The origins of pantomime go back centuries and cannot be traced to a single source. Two elements that are essential for a successful modern panto are the cross-dressing Principal Boy and Dame characters. The notion of cross-dressing on stage is an ancient one. Though whereas in real life the purpose of cross-dressing is usually to be perceived as the opposite sex, in pantomime it should always be clear that the Principal Boy is a girl and the Dame is a man.

Playing the Dame is a very particular skill that is very difficult to master. I’ve tried it myself several times but wasn’t very good at it.

One of the best and most influential panto Dames of the 20th century was Douglas Byng.  He was born in Mapperley, an area of Nottingham, one of the 12 children of the local bank manager. Originally a costume designer Douglas made his stage debut in 1914 and his panto debut in 1921 at the legendary London Palladium. He formed his own drag cabaret act and wrote many silly songs which he later included in some of his pantos.

During this month BBC Radio 4 has been broadcasting a one-man show about Douglas Byng based on his diaries and featuring some of his songs. The performer was someone who owed a lot to Byng’s pioneering exaggerated style in dress and double entrendre, Julian Clary.

Byng utilised his costume designing skills in most of his Dame costumes. At the time the Dame was often portrayed as an old woman in a slightly exaggerated costume. But Douglas Byng introduced something extra – parody. One of his favourite Dame costumes during the 1930s was a cape made out of bathroom loofahs. This was parodying the fashion of the time for fox-tail capes. However, as soon as World War II broke out in 1939 bathroom loofahs went from being a common household possession to a rarely obtained import and loofahs became very expensive. Douglas soon realised that his loofah cape became a valuable item – Black Marketeers could make a fortune selling it. So he always locked it in theatre safes everywhere he performed. They had become the most valuable bathroom loofahs in the world.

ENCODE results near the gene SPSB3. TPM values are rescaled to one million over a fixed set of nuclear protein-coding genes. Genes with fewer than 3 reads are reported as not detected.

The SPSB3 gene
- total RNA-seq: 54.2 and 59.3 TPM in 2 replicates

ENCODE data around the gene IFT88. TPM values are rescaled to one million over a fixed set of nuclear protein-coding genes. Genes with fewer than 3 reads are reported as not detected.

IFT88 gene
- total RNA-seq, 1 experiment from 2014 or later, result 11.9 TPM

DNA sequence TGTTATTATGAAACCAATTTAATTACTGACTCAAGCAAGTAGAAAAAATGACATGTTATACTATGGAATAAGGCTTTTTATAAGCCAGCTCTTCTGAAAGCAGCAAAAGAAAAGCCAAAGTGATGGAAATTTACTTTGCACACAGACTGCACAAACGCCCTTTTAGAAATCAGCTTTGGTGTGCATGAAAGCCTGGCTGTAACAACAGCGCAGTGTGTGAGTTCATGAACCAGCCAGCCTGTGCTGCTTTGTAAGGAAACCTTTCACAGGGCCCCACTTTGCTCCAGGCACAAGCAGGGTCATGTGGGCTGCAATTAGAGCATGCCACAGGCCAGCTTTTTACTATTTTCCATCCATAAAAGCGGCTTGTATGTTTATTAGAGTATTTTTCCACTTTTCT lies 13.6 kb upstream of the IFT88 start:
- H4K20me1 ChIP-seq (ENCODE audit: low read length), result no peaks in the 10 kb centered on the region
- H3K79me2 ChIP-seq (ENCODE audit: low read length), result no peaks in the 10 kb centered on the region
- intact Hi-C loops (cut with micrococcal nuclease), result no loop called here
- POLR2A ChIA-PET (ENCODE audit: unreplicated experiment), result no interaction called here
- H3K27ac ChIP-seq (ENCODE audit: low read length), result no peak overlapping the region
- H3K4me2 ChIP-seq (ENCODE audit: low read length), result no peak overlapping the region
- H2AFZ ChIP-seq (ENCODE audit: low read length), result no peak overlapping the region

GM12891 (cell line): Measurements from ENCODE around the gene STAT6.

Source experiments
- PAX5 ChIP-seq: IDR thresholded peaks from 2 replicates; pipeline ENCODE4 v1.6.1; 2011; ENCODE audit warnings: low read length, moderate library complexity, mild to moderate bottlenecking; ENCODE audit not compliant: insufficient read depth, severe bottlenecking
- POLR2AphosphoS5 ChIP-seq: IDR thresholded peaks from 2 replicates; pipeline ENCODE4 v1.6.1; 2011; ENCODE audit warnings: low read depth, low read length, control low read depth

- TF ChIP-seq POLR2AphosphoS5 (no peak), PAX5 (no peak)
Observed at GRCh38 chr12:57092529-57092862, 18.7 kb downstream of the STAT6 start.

These days you won’t see a panto Dame that doesn’t have an outrageous costume parodying a contemporary fashion or emphasising an aspect of the Dame’s character. Such costumes have included a lighthouse costume for the Dame in “Dick Whittington” when the characters are shipwrecked, and a washing basket doubling as Widow Twankey’s skirt. Also, Douglas Byng was the first Dame to come onto stage with a different and increasingly more bizarre costume with every entrance.

So, move over Lady Gaga – Douglas Byng got there first!

Wednesday 7 December 2011

The 12 Gays of Christmas 2

George Michael

You can’t go anywhere in the shops this month without having Christmas music in your ears. It started any centuries ago, of course, with religious music and popular folk carols. But you’re more likely to hear modern pop songs than Gregorian chant.

Last Christmas, “Last Christmas” was, according to the Performing Rights Society who licence and monitor the broadcasting and transmission of music, was the 2nd most often played Christmas song (behind Mariah Carey’s “All I Want For Christmas Is You”). “Last Christmas” was written and performed by Wham! Founder George Michael, and he is my 2nd Gay of Christmas.